Crowd or Tribe, To Which Do You Belong?

This comparison comes from Seth Godin’s book “Tribes”; and it prompted an idea that illustrates the value of an individual driving us towards a vision.

A crowd and a tribe are both a conglomeration of individuals. The only difference is the existence of a “leader” focusing the energy of the group on an idea and facilitates connectivity. In this case, I define leader as anyone that paints the picture for a better future and is willing to make it a reality.

Today I share one of the ways I tested this concept last year.

As part of a group of individuals tasked with creating a proposal for a product showcase event, I purposely changed my role within the group between vision-driver and passive participant.

My observations:

  • When there’s a person driving a vision:
    • All energy focuses on one event at a time.
    • Problem solving revolves around a major goal.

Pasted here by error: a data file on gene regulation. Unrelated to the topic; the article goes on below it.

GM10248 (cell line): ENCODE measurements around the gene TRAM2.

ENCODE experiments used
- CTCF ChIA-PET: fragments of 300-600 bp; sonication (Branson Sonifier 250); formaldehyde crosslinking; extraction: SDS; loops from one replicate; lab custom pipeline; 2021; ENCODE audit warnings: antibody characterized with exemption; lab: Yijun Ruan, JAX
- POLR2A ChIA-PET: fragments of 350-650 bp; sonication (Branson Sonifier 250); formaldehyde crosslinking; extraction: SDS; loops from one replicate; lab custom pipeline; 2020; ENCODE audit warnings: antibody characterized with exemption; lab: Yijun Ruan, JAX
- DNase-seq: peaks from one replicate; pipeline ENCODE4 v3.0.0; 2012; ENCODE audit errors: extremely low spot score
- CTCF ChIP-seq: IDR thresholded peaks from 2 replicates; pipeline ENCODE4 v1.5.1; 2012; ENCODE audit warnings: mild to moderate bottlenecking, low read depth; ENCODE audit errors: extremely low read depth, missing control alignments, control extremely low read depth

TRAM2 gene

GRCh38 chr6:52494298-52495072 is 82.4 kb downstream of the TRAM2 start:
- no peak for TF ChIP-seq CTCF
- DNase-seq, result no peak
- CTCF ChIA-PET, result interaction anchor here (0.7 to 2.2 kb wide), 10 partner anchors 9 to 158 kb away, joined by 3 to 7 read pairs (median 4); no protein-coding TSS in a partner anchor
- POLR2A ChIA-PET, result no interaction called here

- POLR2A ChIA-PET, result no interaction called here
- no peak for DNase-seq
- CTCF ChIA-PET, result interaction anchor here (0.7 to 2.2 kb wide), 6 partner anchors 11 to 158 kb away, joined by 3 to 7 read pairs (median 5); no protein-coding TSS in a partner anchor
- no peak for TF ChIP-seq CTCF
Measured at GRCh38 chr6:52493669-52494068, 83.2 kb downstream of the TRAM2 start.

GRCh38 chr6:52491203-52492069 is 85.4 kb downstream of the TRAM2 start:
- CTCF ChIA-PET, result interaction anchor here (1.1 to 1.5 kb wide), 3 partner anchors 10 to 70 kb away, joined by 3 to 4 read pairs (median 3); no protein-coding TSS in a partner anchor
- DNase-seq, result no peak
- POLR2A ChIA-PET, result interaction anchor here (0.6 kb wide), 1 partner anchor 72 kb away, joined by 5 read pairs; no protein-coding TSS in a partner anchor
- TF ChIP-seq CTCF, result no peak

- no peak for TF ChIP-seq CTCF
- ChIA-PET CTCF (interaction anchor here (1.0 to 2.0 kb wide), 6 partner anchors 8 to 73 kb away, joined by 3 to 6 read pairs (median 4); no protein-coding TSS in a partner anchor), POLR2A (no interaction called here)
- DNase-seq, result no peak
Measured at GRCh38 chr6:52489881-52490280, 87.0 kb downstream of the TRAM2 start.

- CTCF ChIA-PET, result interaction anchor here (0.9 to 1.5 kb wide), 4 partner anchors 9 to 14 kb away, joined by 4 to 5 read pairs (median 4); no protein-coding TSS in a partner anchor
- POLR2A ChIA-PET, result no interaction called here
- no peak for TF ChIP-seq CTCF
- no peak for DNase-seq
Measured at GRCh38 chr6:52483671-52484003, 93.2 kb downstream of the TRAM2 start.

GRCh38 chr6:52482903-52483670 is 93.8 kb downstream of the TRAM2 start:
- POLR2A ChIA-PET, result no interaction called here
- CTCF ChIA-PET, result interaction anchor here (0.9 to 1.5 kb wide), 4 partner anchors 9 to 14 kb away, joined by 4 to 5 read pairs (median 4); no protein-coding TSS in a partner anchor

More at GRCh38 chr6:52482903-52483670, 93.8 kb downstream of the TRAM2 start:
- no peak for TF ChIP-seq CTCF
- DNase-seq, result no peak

• Action items and tasks get assigned faster.
    • Progress speeds up.
  • In contrast, when there’s no clear “leader”:
    • Attention spans are short.
    • We jump from topic to topic at random points in the conversation.
    • We problem solve many barriers with many different goals.
    • No action items or tasks are assigned or finished.
    • Progress slows down.

What was most interesting about this exercise was the smooth transition from one environment to the other. As soon as one person described a clear picture of an idea, the rest of the group quickly decided if they would agree, disagree or improve it. It was easy to get everyone to move in the same direction.

To which environment do you belong? Are you in a team that moves together or a collection of individuals under one roof? What differences do you see?




What is your experience with this concept?

Fill in your details below or click an icon to log in: Logo

You are commenting using your account. Log Out /  Change )

Google+ photo

You are commenting using your Google+ account. Log Out /  Change )

Twitter picture

You are commenting using your Twitter account. Log Out /  Change )

Facebook photo

You are commenting using your Facebook account. Log Out /  Change )


Connecting to %s

This site uses Akismet to reduce spam. Learn how your comment data is processed.

Create a website or blog at

Up ↑

%d bloggers like this: